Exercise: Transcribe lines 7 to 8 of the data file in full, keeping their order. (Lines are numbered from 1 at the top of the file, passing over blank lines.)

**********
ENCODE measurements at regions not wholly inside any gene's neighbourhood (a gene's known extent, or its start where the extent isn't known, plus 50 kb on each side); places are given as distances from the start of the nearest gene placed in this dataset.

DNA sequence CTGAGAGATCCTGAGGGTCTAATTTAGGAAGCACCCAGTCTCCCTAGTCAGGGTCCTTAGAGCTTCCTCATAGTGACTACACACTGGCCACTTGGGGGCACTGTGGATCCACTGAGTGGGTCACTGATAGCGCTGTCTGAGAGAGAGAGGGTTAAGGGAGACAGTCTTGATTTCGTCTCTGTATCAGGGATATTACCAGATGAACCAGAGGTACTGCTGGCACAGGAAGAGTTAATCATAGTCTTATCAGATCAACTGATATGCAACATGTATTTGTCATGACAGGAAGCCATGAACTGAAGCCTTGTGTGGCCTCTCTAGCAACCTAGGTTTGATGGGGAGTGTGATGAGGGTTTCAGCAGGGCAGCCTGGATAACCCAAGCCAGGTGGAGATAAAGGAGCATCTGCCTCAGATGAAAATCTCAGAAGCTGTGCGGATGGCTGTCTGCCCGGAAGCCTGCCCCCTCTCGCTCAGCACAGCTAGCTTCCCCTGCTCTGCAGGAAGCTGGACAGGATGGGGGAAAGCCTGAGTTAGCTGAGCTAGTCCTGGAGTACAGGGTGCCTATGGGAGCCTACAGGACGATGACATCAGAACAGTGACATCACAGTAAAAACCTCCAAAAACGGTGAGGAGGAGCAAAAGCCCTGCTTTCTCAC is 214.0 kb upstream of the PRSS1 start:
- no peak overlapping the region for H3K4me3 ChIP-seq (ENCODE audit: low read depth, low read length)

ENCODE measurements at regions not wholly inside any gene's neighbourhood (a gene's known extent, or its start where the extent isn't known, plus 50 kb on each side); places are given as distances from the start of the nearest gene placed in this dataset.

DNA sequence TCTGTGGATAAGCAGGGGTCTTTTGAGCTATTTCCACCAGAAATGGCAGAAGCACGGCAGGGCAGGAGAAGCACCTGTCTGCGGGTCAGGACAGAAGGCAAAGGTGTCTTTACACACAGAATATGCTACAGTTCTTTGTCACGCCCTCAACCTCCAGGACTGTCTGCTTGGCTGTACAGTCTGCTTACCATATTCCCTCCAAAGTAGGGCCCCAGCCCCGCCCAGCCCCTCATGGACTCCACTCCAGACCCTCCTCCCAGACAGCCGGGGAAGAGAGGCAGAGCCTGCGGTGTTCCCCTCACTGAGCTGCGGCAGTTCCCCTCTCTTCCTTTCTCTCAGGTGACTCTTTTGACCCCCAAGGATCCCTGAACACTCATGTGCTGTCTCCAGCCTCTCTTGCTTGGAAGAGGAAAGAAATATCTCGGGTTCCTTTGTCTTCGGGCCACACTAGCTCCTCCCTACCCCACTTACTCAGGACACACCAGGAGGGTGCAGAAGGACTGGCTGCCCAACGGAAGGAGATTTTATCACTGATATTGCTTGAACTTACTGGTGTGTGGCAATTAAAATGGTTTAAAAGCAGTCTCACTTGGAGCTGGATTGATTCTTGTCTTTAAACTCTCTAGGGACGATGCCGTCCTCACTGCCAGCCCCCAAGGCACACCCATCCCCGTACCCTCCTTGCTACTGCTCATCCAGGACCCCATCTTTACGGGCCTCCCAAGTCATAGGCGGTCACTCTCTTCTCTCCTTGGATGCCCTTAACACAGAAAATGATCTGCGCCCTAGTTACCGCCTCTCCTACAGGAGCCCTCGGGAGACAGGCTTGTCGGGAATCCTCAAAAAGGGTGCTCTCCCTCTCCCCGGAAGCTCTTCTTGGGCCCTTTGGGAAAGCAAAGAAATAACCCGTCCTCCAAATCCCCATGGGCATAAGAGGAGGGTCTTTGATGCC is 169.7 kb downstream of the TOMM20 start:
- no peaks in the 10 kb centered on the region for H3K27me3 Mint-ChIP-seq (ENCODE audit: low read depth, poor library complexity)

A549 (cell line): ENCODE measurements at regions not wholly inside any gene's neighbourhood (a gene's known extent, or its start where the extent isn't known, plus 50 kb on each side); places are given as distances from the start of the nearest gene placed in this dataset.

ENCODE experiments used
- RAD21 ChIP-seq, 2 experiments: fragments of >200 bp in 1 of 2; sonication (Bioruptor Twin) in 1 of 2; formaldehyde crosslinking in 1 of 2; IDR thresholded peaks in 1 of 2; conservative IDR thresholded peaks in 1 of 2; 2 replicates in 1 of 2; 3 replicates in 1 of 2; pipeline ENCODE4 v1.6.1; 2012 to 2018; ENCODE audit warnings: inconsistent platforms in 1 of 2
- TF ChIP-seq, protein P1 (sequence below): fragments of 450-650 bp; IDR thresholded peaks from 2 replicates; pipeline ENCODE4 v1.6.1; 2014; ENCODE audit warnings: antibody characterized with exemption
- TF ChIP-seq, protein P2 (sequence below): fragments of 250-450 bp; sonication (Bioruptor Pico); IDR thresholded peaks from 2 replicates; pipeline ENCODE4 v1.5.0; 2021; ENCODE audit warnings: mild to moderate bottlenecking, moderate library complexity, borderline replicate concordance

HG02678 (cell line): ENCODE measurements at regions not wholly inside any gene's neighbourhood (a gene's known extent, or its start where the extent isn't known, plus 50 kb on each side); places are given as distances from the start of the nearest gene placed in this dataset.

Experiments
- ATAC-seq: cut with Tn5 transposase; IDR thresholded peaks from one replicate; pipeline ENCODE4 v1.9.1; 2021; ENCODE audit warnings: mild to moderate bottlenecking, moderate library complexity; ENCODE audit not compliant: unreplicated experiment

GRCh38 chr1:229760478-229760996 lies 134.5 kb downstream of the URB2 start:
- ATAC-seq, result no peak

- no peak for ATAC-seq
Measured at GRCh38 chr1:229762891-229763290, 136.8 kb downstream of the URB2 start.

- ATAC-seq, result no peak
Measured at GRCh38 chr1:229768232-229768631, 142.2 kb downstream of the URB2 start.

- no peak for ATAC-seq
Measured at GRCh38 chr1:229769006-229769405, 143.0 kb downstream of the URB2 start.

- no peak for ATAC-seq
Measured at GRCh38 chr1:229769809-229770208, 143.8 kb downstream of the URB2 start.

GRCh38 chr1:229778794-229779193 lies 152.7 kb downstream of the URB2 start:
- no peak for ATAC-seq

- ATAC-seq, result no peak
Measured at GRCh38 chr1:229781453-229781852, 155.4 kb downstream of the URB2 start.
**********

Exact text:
A549 (cell line): ENCODE measurements at regions not wholly inside any gene's neighbourhood (a gene's known extent, or its start where the extent isn't known, plus 50 kb on each side); places are given as distances from the start of the nearest gene placed in this dataset.

ENCODE experiments used